Most Anticipated New Books for 2018

In the first few months of last year I sampled rather more contemporary fiction than is usual for me. Frankly much of it wasn’t to my taste and ended up abandoned. Contemporary literature in any period tends toward mediocre, so it wasn’t too surprising.

This year, my new book purchasing will be much more restrained. These are those I am most looking forward to.

It isn’t any surprise that Seagull Books dominates the list as they have impeccable taste in bringing forth newly translated treasures. I also expect to make some new discoveries through my subscription to the always intriguing Fitzcarraldo Editions.

Giorgio Agamben, Pulcinella: Or Entertainment for Children (trans. Kevin Attell)
Giorgio Agamben, The Adventure (trans. Lorenzo Chiesa)
Friederike Mayröcker, Requiem for Ernst Jandl (trans. Rosalyn Theobald)
Ilse Aichinger, Bad Words (trans. Uljana Wolf and Christian Hawkey)
Pascal Quignard, Villa Amalia (trans. Chris Turner)
Rachel Cusk, Kudos
Claudio Magris, Journeying (trans. Anne Milano Appel)
Dag Solstad, Armand V (trans. Steven T. Murray)
Dag Solstad, T Singer (trans. Tiina Nunnally)
Peter Handke, The Great Fall (trans. Krishna Winston)
Jon Fosse, Scenes from a Childhood
Esther Kinsky, River (trans. Iain Galbraith)
Clarice Lispector, The Chandelier (trans. Benjamin Moser and Magdalena Edwards)
Cesare Pavese, The Beautiful Summer
Alberto Manguel, Packing My Library: An Elegy and Ten Digressions
Joanna Walsh, Break.up
Kate Zambreno, Drifts (since confirmed for early 2019)
Ismail Kadare, Essays on World Literature Shakespeare, Aeschylus, Dante

Autumn Books

It is my favourite time of the year for book buying, when publishers release the highest volume of compelling books. Most of the books I buy during the year are older releases, filling gaps in my collection of the thirty or so writers I return to repeatedly (the ‘I Prefer’ list in my side-bar). Occasionally I am drawn in by a new writer on the scene (Teju Cole) or by newly translated writers. Here are some of the books I have pre-ordered and look forward to reading in the colder, darker months:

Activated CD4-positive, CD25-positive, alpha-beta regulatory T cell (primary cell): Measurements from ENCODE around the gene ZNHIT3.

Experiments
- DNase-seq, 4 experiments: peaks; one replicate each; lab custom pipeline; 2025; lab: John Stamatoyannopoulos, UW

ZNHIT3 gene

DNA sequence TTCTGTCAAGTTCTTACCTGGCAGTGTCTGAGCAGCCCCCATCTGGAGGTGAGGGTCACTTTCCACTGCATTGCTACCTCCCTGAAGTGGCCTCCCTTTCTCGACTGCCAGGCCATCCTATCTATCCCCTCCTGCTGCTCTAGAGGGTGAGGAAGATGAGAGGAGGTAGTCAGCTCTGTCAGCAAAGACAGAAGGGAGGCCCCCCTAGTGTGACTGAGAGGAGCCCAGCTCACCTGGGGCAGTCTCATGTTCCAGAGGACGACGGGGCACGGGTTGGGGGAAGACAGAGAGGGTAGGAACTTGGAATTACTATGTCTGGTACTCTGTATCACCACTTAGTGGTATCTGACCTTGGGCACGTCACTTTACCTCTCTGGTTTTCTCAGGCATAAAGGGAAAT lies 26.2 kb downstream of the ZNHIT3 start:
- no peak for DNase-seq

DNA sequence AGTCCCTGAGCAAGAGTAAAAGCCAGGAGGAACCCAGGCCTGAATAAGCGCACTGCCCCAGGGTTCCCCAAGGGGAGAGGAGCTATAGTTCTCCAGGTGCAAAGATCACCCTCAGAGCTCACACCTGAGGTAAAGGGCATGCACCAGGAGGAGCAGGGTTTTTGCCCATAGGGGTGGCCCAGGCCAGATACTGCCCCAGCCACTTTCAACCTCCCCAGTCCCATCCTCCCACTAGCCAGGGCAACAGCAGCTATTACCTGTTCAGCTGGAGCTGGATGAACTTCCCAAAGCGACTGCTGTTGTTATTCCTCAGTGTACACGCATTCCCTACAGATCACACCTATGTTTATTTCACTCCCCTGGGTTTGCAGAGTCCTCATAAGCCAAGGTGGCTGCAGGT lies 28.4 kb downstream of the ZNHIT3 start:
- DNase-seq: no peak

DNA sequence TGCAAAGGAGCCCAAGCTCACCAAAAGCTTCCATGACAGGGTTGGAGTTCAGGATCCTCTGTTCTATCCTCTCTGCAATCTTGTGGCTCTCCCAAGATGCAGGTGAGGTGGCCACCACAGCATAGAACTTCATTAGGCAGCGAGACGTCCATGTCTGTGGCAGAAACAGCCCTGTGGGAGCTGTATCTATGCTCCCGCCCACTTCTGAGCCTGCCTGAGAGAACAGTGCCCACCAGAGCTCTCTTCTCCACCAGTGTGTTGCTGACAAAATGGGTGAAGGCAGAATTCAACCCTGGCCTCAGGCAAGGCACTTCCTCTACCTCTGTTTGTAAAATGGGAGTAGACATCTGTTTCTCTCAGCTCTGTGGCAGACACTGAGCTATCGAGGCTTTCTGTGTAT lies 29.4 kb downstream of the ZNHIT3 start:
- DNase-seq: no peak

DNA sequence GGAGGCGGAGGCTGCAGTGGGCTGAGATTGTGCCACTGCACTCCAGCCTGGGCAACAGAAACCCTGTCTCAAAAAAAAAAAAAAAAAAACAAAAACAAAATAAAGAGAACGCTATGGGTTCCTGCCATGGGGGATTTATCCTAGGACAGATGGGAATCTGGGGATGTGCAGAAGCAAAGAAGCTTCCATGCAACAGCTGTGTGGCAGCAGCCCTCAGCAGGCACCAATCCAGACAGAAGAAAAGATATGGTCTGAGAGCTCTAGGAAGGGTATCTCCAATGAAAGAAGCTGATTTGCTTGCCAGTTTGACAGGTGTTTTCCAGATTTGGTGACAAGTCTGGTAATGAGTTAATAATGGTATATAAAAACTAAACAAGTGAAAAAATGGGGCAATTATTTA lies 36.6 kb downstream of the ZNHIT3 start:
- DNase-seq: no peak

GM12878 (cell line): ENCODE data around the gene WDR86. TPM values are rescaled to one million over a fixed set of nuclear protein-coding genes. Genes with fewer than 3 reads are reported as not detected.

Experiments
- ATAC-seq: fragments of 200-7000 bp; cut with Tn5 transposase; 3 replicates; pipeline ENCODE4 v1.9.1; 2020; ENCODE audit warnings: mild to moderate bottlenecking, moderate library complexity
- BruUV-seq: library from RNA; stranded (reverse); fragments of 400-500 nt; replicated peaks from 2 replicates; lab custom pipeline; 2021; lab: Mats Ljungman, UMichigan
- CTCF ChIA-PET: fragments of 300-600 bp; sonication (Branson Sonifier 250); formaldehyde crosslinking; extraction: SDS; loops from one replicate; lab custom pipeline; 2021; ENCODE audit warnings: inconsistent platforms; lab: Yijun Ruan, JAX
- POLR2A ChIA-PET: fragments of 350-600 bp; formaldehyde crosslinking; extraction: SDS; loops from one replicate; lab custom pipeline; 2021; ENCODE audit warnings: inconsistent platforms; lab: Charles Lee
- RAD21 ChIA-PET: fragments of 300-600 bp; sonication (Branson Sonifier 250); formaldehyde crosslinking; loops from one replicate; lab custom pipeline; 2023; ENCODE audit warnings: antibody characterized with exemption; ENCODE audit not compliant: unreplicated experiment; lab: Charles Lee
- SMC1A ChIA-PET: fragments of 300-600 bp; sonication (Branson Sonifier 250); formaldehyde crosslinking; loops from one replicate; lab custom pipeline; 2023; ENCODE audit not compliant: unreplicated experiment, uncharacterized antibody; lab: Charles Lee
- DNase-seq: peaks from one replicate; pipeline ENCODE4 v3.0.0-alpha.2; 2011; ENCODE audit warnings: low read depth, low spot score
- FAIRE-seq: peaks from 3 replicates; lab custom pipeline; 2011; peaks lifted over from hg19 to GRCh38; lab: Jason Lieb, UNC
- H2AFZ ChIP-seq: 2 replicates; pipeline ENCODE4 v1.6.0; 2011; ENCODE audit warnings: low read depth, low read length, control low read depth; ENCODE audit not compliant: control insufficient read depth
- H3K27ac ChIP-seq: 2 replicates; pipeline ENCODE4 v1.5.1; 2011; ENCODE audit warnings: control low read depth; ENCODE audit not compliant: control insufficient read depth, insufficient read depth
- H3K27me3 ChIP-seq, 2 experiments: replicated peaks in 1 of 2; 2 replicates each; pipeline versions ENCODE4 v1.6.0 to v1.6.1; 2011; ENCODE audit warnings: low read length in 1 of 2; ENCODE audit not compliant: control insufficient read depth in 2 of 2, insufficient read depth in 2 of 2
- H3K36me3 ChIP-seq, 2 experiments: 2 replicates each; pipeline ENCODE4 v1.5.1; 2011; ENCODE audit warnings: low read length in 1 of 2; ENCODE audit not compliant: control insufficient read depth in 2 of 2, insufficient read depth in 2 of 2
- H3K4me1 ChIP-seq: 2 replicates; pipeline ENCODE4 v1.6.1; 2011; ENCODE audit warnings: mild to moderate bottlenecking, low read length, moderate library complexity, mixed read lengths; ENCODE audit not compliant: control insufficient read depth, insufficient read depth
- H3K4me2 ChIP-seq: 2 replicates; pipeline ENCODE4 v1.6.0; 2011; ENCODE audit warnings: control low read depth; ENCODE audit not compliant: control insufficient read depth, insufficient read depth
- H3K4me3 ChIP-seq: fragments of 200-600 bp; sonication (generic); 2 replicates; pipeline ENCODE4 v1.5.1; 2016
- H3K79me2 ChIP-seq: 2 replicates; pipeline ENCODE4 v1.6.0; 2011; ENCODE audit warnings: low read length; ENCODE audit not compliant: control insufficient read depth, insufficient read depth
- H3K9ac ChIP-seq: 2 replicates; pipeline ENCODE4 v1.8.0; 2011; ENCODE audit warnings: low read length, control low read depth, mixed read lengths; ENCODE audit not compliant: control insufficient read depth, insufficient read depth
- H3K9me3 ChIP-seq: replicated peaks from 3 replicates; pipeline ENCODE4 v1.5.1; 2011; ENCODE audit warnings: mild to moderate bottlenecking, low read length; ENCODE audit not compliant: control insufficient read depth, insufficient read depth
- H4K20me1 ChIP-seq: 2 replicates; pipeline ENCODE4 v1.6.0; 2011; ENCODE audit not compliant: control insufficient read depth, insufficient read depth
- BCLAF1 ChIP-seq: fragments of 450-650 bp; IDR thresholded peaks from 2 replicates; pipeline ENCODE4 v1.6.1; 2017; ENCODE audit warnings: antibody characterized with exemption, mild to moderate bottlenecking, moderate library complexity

1. The second volume of Samuel Beckett’s letters covering the war years and the period when he wrote The Trilogy.
  2. Impossible Objects – Interviews with the inspiring Simon Critchley, covering tragedy, poetry, humour and music.
  3. 1Q84 – The long-awaited Murakami which I won’t be reading until the noise has passed.
  4. Pascal Quignard’s Sex and Terror and The Roving Shadowsa writer endorsed by two great readers.
  5. All the Roads are Open and Lyric Novella by Annemarie Schwarzenbach. A new writer to me but both books sound deeply fascinating.
  6. Professor Andersen’s Night – Dag Solstad. I enjoyed Shyness and Dignity and the brilliant Novel 11, Book 18.
  7. Dukla – Andrzej Stasiuk (review).
  8. The Map and the Territory – Michel Houellebecq’s latest provocation, his books draw me in like a rubbernecker at an accident scene.
  9. Parallel Stories – Péter Nádas. Though I must read A Book of Memories (“The greatest novel written in our time, and one of the great books of the century.” Susan Sontag) first.

Novel 11, Book 18 by Dag Solstad

Perhaps Novel 11, Book 18 really was (in 2001) Dag Solstad’s eleventh novel and eighteenth book; if not, the significance of the title is not readily apparent. The title implies the writer’s wish for distance from the narrative; not a story, but perhaps a case study, maybe one within the filing cabinet of the sinister Doctor Schiøtz.